Breach prompts move by card issuers

Many Capital Region residents will soon have to begin the tedious task of establishing new direct-pa

Many Capital Region residents will soon have to begin the tedious task of establishing new direct-payment accounts for everything from phone services to gym memberships as area banks and credit unions respond with a heavy hand to the security breach at Hannaford supermarkets.

Attempting to shield consumers from the theft of personal credit and debit card numbers at Hannaford, some area financial institutions have resorted to their standard practice of issuing new cards to affected cardholders.

“We’re taking proactive steps to ensure our members’ accounts are safe and secure,” said a spokesman for SEFCU, the region’s largest credit union.

At SEFCU, that means 30,000 new credit and debit cards will go out to members over the following three weeks. That is twice the number of cards SEFCU reissued last year when hackers stole customer information from TJX Companies, the Framingham, Mass., parent of the T.J. Maxx and Marshalls chains.

SEFCU’s Hannaford-sparked reissuance dwarfs the 5,000 cards the Albany credit union sent out after a similar breach at BJ’s Wholesale Club in 2004, according to spokesman John DeCelle.

He said the cost to the credit union would be limited to the price of plastic and postage, though he did not have an estimate of the total.

TrustCo Bank is reissuing 13,000 cards — more than three times the 4,000 cards it sent out after the TJX breach, said Kevin Timmons, the vice president and treasurer of the Glenville bank.

First New York Federal Credit Union is another financial institution that responds to retailer security breaches with blanket card reissuances. A quarter of First New York’s card base was affected by the breach, said Walter Everhardt, marketing director for Colonie credit union.

“We’re trying to err on the side of caution,” said Everhardt.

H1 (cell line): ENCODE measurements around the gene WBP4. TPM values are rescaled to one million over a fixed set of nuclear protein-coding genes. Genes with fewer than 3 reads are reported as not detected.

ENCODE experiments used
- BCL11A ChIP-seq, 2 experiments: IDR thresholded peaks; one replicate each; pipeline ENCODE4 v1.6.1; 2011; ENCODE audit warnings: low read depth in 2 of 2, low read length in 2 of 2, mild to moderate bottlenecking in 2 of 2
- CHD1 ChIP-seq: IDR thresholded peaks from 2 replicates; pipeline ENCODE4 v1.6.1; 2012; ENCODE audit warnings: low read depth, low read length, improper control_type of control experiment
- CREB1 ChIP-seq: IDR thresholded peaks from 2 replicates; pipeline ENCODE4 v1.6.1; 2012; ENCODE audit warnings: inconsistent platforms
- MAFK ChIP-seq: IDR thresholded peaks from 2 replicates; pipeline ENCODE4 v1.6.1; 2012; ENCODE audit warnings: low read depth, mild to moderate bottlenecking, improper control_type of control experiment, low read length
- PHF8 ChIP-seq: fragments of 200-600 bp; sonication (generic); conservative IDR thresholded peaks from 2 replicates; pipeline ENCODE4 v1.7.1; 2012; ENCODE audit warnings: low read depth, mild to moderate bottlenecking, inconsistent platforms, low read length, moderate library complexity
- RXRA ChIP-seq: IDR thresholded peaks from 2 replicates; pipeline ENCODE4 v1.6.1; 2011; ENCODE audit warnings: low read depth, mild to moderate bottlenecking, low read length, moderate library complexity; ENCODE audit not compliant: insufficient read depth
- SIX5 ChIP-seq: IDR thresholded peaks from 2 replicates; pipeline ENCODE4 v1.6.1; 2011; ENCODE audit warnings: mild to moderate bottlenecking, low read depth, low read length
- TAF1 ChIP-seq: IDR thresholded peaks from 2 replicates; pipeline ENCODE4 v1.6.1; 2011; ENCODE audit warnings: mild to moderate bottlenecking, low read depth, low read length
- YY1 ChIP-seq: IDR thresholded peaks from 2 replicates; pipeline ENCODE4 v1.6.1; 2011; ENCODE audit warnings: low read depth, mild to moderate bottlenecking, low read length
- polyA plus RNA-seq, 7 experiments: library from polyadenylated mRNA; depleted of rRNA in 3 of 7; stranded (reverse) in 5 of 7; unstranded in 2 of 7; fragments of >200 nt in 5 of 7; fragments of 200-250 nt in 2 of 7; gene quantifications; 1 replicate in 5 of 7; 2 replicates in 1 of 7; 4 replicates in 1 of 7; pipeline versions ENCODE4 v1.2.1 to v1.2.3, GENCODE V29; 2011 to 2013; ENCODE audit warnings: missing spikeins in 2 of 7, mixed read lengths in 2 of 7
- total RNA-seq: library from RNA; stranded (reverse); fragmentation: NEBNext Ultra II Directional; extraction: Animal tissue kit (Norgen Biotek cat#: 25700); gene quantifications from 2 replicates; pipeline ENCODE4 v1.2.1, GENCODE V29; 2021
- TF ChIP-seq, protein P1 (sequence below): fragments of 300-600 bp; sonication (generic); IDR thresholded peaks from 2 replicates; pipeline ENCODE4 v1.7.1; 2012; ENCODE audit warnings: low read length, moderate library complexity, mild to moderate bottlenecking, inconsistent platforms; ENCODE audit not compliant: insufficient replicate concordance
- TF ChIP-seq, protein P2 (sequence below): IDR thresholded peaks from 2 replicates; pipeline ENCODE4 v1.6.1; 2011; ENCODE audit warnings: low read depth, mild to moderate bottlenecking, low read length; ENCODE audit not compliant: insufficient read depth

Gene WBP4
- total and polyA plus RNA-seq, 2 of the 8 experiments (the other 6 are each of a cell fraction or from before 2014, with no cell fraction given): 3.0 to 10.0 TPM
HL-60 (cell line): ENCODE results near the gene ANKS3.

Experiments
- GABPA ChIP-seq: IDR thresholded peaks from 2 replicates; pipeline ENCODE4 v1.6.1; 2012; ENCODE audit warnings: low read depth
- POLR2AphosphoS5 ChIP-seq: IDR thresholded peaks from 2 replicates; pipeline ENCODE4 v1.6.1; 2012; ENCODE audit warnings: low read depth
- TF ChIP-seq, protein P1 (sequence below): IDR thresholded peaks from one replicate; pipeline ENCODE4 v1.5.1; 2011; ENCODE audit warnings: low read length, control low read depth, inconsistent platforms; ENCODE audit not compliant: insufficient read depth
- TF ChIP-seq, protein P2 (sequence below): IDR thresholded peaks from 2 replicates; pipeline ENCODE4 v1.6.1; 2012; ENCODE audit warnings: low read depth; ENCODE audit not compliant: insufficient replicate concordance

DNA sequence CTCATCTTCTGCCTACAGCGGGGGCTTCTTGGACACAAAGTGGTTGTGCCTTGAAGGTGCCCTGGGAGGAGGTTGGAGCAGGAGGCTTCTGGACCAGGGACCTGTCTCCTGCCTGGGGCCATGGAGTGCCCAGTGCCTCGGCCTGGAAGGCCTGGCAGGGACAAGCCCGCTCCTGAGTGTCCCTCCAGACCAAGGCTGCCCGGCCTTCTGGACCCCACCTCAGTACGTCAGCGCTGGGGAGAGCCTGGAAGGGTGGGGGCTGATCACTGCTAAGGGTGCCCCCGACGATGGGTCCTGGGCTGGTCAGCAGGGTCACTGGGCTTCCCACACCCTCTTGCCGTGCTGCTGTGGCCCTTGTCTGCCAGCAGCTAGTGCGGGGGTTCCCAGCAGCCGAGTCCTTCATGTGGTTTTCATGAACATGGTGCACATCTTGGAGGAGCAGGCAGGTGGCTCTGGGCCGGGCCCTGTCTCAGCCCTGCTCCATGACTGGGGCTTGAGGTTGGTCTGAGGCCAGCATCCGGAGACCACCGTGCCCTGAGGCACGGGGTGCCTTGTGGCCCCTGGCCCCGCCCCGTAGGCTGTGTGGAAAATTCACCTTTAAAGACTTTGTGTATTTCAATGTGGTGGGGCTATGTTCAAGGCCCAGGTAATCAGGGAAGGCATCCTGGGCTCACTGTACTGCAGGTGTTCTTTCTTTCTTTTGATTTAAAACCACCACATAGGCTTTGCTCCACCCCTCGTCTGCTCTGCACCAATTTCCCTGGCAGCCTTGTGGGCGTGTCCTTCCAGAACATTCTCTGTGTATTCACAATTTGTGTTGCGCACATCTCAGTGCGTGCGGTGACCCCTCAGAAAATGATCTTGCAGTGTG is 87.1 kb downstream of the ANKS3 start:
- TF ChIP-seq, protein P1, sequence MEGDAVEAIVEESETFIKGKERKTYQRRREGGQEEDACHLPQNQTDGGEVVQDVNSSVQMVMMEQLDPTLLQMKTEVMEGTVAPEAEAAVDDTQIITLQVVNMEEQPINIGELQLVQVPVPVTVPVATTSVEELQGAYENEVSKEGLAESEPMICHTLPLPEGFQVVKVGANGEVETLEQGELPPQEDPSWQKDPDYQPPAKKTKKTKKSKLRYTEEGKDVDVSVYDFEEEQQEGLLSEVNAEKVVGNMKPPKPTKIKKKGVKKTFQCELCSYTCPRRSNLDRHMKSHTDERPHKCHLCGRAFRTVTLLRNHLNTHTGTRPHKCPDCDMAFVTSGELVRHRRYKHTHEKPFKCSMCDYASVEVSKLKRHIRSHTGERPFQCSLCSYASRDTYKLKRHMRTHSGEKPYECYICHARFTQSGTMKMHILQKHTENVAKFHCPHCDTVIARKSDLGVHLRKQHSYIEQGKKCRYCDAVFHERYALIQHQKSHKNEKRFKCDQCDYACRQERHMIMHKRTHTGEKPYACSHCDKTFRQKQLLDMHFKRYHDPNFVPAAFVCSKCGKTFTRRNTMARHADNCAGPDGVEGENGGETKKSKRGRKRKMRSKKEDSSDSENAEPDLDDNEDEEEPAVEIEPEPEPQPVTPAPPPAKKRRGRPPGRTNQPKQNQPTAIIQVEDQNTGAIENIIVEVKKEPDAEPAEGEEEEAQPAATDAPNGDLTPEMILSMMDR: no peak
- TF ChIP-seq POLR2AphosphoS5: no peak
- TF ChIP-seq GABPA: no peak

The higher volume of reissued cards suggests the Hannaford breach is having a greater impact in the region, even though over 10 times more accounts were compromised in the TJX breach.

The TJX incident occurred when hackers broke into a company database. In a new tactic, thieves obtained credit and debit card numbers and expiration dates from Hannaford as customers paid for their groceries at checkout counters.

The banks and credit unions are only replacing cards customers used at Hannaford and other affected stores during the period of the breach, which lasted from Dec. 7 to March 10. So far, 1,800 incidents of fraud connected to the breach have been reported.

The Scarborough, Maine-based Hannaford Bros. has 164 Northeast supermarkets under its flagship brand and 106 Sweetbay stores in Florida.

“We have not had a single customer have a loss due to this. We are doing this proactively,” said Timmons at TrustCo.

TD Banknorth has identified instances of fraud related to the Hannaford breach, but it is not reissuing cards on a mass scale, said Jennifer Carlson, a public affairs officer for the Portland, Maine-based bank.

Twenty percent of 1st National Bank of Scotia’s card base was affected by the breach, but it is not reissuing cards on a mass scale. The Scotia bank believes its security systems will be able to monitor and control the problem, said 1st National President John Buhrmaster.

“To cut off everyone’s cards … causes great inconveniences for customers,” said Buhrmaster.

Even without a recall, responding to the breach will cost the bank thousands of dollars, he said.

KeyBank credit and debit cardholders accounted for 2 percent of the 4.2 million accounts compromised at Hannaford. Lynne Woodman, a spokeswoman for the Cleveland-based bank, did not know whether any compromised KeyBank debit cards had been used fraudulently.

“We were, frankly, a small fry in the breach. But clearly, if your card was affected, then you don’t think this is a small fry,” Woodman said.

KeyBank’s branded credit cards are issued by CitiGroup in New York. Citi spokesman Sam Wang said in an e-mail that the credit card issuer will notify and issue new cards “to some customers whom we believe may be subject to increased risk.”

Wang would not say how many cards were affected by the Hannaford breach.

Categories: Schenectady County

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